Drill Catalog

Using the Drill Compendium

This compendium is intended to illustrate the diversity and flexibility of swim ‘drills’. It is nearly impossible to list the total ‘number’ of drills included in this summary, as most drills have dozens of potential variations. Historically the more common drills had to be given cute names from past swimmers or cute abbreviations. While names can be good for swim teams to quickly call out a drill for group practices, names tend to alienate swimmers and coaches from the flexibility of varying their drills and customizing the drills that serve their purpose. So we provide names where relevant and common in the industry but most of our described by their function.

Each drill you use should solve a problem and/or help improve an aspect of your stroke. To that end, drills should be customizable to the needs of each swimmer’s specific problems (which hopefully improve and change with practice and therefore so should their chosen drills). Because human bodies are not bilaterally symmetrical, each swimmer is likely to have problems associated with a particular side of their body and therefore may need to select drills that are specific to that side. For instance swimmers that have a ‘favorite side’ to breath on freestyle will commonly develop stroke problems on the opposite side of their breathing.

Each drill does not need to be done for a set distance or number of reps. Swimmers should be encouraged to mix up drills when asked to perform ‘choice’ drills in which each swimmer must choose their own drills to address their own problems. If a swimmer knows they have a left side problem, they should use drills that address that and help improve it. But they should be trained to customize that drill to their own needs and the time/distance allowed. If they only have 25 yards to address a particular problem, they may combine a drill for half a lap and then swim normal to help focus on fixing the problem in their actual stroke and not just getting better at the ‘drill’.

Drills should be cumulative in that different drills can be combined to progressively address specific stroke problems by gradually changing drills until the swimmer is swimming ‘normal’ and eventually at ‘full race pace’. This ensures that the problem area can be practiced in slow speed as a drill(s), then slow speed ‘normal’ and then at race pace.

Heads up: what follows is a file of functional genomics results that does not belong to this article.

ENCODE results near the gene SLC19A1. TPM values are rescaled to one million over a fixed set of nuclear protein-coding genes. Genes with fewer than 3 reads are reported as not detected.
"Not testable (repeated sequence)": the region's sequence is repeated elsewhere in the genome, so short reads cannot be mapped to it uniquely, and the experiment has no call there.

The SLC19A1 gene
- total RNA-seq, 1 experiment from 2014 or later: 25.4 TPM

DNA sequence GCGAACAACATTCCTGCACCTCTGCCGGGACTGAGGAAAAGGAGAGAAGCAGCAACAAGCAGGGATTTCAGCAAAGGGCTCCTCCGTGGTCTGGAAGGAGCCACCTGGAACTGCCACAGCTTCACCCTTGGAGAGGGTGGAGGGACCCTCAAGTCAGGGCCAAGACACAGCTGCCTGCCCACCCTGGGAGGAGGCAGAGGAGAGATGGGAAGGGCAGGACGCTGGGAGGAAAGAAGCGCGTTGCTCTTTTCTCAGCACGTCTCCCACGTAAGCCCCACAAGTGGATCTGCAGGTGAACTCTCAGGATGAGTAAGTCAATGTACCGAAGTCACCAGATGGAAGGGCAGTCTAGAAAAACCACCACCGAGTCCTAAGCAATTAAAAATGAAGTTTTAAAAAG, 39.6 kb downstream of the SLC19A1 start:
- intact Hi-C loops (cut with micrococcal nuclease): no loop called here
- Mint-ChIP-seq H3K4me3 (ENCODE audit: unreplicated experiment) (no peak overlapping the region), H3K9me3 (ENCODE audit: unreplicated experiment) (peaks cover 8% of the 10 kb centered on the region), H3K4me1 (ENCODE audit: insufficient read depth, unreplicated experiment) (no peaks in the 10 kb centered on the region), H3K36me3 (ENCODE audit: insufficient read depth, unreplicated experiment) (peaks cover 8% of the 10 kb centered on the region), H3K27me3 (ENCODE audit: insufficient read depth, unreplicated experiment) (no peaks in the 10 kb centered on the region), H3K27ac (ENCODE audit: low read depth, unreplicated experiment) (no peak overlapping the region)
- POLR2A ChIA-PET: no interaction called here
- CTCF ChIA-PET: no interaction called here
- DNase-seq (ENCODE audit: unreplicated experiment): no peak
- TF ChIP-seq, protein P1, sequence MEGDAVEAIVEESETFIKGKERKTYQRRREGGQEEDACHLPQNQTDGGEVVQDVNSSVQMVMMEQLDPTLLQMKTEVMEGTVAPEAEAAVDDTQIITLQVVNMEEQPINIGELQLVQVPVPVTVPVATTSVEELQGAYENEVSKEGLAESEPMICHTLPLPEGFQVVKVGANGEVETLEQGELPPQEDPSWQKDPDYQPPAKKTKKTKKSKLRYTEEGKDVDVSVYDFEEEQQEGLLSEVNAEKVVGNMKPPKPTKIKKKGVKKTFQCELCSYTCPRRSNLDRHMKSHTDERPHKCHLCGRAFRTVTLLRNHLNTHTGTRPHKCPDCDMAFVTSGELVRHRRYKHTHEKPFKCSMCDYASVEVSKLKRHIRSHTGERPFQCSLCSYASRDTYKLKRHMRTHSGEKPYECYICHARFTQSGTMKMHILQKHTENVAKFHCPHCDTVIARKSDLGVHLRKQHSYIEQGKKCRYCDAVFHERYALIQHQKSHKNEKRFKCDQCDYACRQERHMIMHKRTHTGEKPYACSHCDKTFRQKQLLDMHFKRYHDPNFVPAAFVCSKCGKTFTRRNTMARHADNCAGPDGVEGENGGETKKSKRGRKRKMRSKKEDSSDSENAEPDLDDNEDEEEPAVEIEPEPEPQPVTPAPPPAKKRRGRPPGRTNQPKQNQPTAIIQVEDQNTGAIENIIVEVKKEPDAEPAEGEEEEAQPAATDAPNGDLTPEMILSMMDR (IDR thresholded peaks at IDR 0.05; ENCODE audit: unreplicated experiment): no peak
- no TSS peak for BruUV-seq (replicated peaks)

Most certainly the very best drills are not even listed in this compendium but they should be used frequently. The VERY BEST drills are to ‘swim perfect’ for each stroke, turn, breakout, etc… Then ‘swim perfect’ at race pace. Drills should only be used to evolve each swimmer closer and closer to ‘perfection’ and swimmers should frequently be challenged to swim as deliberately ‘perfect’ as possible. This can give the coach the chance to provide the swimmer with a prioritized list of the most important flaws that should be fixed and the drills they should choose during ‘choice drills’ sets.

Lastly, swimming with ‘perfection’ will always be a point of contention within the industry as no 2 people will likely ever agree on what a ‘perfect stroke’ really looks like. Many will also argue that each person should have a customized list of stroke details that are unique to their body type and conditioning. Certainly the age and experience of each swimmer also dictates what is ‘perfect’ considering the level of young swimmers versus Olympians. And of course we all must hope that stroke details will constantly evolve and improve in order for the industry to get faster over time. So the swimming industry must evolve and each swimmer must evolve. This compendium merely attempts to provide a few of the tools needed for that evolution. Be sure to spend more time using our ‘Training for Perfection’ section on this site as our most critical assistance in helping you evolve.